Heel padding durability
The heel is soft and cushioned. We often find that such a design can result in less resistance to wear and tear. Yet, with a score of 2/5 in our lab tests, we're not too worried about its durability over time.
Still, those who are prone to wear holes in this area or have issues with heel slippage might want to pay attention to this result.
The outsole of the Winflo 9 ranks among the hardest we've measured in the lab, registering a significant 92.8 HC on our durometer.
The famous Bowerman's waffle
With this new version, we discovered that Nike chose a slightly softer compound. It's still on the harder side at 87.4 HC, but it's notably less rigid than its predecessor.
|Winflo 10||87.4 HC|
The hardness of the outsole plays a crucial role in its durability, but other factors, such as the quality of the rubber, also come into play. For example, Continental outsoles might record lower scores compared to their competitors, but they typically last longer and offer superior grip.
Regarding the Winflo 10, we found that after our dremel test in the lab, there was a 0.9-mm indentation. This indicates to us that the quality of the rubber aligns with its budget-friendly price.
|Winflo 10||0.9 mm|
In a smart move, Nike added 4.3 mm of rubber beneath the foam.
Even though we know it's not the most durable outsole available, this choice ensures that it will last throughout the shoe's entire lifespan.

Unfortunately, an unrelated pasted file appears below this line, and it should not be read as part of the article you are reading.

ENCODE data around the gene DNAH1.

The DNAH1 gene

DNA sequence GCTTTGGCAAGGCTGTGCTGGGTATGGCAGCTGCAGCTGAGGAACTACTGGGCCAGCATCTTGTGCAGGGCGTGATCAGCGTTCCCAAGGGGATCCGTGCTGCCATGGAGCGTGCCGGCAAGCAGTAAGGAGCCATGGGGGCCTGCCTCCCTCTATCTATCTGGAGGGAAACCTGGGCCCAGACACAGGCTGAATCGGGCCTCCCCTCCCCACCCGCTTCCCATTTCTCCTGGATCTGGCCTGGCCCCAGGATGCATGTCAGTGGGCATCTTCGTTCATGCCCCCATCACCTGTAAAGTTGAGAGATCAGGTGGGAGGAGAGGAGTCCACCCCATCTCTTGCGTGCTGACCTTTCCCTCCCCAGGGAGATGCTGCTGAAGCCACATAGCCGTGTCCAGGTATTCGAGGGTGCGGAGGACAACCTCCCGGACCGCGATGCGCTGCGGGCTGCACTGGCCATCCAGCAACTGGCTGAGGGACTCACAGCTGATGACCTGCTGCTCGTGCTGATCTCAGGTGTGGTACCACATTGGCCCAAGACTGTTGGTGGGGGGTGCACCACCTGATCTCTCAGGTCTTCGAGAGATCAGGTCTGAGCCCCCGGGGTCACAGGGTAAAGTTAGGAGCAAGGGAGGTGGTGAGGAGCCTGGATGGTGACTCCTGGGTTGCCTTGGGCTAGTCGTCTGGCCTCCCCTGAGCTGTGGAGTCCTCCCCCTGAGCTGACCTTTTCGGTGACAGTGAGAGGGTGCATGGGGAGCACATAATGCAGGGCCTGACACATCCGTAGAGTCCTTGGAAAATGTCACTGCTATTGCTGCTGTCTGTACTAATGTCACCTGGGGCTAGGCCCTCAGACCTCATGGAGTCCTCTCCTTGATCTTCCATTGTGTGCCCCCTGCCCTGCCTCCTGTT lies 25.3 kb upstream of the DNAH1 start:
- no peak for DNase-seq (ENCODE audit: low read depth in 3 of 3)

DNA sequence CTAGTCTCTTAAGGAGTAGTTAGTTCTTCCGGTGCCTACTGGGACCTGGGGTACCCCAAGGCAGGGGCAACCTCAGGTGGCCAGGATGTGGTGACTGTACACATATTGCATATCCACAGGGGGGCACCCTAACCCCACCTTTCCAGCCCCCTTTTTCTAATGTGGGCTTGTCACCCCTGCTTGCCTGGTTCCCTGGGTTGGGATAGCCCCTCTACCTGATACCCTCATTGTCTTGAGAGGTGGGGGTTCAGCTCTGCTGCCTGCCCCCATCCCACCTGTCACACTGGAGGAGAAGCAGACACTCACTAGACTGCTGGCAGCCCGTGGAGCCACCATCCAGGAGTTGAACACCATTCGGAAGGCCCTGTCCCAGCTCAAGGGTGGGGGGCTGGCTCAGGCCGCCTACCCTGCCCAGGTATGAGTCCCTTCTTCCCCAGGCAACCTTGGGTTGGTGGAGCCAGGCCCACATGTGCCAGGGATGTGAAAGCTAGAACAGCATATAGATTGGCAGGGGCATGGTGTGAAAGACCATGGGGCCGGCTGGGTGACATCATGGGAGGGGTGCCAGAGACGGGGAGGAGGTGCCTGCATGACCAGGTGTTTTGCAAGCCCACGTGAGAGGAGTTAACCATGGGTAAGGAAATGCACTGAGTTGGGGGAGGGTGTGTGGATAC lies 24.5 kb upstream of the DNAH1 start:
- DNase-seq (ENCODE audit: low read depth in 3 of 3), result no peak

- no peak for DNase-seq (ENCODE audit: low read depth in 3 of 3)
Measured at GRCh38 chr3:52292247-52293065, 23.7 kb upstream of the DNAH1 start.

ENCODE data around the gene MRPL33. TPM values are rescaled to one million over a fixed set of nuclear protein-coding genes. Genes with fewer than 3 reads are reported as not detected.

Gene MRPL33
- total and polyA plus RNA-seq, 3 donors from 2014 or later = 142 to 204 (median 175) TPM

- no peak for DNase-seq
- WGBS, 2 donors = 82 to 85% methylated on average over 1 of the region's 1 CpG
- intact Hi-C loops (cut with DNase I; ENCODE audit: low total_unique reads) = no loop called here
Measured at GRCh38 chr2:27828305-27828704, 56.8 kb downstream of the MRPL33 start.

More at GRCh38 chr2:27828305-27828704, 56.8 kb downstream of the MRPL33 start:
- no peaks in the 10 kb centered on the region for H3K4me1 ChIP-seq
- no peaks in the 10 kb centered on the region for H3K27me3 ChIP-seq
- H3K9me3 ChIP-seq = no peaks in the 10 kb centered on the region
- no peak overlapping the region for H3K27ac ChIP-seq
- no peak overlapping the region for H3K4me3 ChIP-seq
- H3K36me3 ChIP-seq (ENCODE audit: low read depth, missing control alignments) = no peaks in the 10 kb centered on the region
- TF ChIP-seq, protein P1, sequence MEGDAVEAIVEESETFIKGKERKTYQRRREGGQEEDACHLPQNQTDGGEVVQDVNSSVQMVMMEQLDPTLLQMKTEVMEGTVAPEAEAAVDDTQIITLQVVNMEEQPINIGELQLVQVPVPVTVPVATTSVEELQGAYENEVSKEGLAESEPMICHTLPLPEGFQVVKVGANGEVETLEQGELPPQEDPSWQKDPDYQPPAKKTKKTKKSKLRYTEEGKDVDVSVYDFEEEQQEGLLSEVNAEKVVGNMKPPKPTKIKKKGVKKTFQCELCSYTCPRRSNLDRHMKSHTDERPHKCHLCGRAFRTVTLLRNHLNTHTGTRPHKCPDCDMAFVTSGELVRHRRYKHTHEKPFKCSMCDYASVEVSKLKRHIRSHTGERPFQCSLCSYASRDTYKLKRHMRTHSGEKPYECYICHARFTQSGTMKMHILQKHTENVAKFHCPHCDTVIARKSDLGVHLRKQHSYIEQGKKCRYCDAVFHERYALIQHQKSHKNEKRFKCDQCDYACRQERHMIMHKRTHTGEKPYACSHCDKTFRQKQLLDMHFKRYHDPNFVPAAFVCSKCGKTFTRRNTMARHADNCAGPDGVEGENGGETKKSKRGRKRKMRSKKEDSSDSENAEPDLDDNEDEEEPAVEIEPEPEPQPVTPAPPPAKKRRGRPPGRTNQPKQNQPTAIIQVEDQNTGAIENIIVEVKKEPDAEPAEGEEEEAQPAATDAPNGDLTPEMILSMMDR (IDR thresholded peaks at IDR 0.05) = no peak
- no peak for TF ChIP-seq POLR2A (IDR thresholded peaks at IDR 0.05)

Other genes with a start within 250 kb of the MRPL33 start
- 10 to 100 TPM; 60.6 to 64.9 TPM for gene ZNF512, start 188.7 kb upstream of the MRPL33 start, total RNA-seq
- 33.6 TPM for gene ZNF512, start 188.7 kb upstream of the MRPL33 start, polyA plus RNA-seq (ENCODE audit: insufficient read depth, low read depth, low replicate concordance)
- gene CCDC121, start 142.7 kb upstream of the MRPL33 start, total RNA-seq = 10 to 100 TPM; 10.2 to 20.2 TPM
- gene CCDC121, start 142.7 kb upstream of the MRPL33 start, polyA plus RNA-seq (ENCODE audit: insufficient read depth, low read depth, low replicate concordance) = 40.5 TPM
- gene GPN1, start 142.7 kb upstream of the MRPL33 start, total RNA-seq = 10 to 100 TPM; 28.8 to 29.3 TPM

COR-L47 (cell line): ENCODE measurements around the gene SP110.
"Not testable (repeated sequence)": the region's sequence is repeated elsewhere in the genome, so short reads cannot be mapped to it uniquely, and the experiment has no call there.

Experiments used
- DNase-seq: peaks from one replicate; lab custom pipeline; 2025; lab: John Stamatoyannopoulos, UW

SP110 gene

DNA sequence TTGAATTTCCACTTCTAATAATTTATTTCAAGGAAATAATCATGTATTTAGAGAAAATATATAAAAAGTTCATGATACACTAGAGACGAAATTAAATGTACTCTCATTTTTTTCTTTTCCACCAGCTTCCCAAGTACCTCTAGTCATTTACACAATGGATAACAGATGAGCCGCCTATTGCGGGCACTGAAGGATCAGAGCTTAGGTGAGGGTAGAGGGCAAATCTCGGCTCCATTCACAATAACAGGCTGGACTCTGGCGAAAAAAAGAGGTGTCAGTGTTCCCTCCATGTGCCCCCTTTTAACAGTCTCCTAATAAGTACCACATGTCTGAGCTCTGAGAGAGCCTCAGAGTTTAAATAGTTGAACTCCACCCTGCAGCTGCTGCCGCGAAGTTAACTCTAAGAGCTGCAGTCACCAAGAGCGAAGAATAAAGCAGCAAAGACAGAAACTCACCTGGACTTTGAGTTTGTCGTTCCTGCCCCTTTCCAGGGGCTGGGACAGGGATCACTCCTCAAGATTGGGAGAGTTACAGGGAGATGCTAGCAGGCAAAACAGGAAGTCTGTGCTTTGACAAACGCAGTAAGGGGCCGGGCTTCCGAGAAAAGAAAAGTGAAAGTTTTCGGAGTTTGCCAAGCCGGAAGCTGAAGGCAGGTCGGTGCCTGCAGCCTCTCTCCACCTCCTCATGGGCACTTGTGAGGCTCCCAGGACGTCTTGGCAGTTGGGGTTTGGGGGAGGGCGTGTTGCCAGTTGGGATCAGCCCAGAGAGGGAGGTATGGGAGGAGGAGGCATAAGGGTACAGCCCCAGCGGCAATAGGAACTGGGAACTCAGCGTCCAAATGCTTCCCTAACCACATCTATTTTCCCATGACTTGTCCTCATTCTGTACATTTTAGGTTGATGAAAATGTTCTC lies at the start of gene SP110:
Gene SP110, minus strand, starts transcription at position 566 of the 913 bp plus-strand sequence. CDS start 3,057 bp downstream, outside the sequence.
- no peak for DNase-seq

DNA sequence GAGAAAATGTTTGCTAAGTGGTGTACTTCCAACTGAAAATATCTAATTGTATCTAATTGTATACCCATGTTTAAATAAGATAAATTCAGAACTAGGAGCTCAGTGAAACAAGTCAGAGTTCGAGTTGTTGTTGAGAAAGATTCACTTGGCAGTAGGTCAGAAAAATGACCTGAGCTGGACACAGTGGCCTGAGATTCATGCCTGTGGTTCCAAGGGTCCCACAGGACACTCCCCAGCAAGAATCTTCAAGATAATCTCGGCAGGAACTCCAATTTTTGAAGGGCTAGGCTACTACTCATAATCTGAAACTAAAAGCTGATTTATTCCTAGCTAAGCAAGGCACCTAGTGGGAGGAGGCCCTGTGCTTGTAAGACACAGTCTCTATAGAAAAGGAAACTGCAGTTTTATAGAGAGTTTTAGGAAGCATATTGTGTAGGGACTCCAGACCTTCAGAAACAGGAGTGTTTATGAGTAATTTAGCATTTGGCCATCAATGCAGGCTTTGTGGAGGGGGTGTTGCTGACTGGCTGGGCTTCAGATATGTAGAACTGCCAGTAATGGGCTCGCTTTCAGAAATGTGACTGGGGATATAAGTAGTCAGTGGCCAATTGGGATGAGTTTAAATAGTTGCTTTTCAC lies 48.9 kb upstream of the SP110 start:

|Winflo 10||4.3 mm|
For a cushioned daily trainer, we were pleasantly surprised to find the Winflo 10 impressively light, weighing in at just 9.5 oz (269g). That's two ounces lighter than its previous version.
|Winflo 10||9.49 oz (269g)|
|Average||9.42 oz (267g)|
When we examined the midsole in the lab, we measured a stack height of 33.5 mm. By today's standards, this might be seen as average, but just a few years ago, it would have been considered maximum cushioning.
One thing is certain—we believe that even the heaviest runners will find comfort running in the Winflo 10.
|Winflo 10||33.5 mm|
In the lab, we measured the forefoot and found it to be somewhat average at 23.8 mm.
We think this shoe is designed more for heel strikers, and this number reflects that.
|Winflo 10||23.8 mm|
We measured a 9.7-mm heel-to-toe drop in the lab. This measurement further confirms that the shoe primarily caters to heel strikers.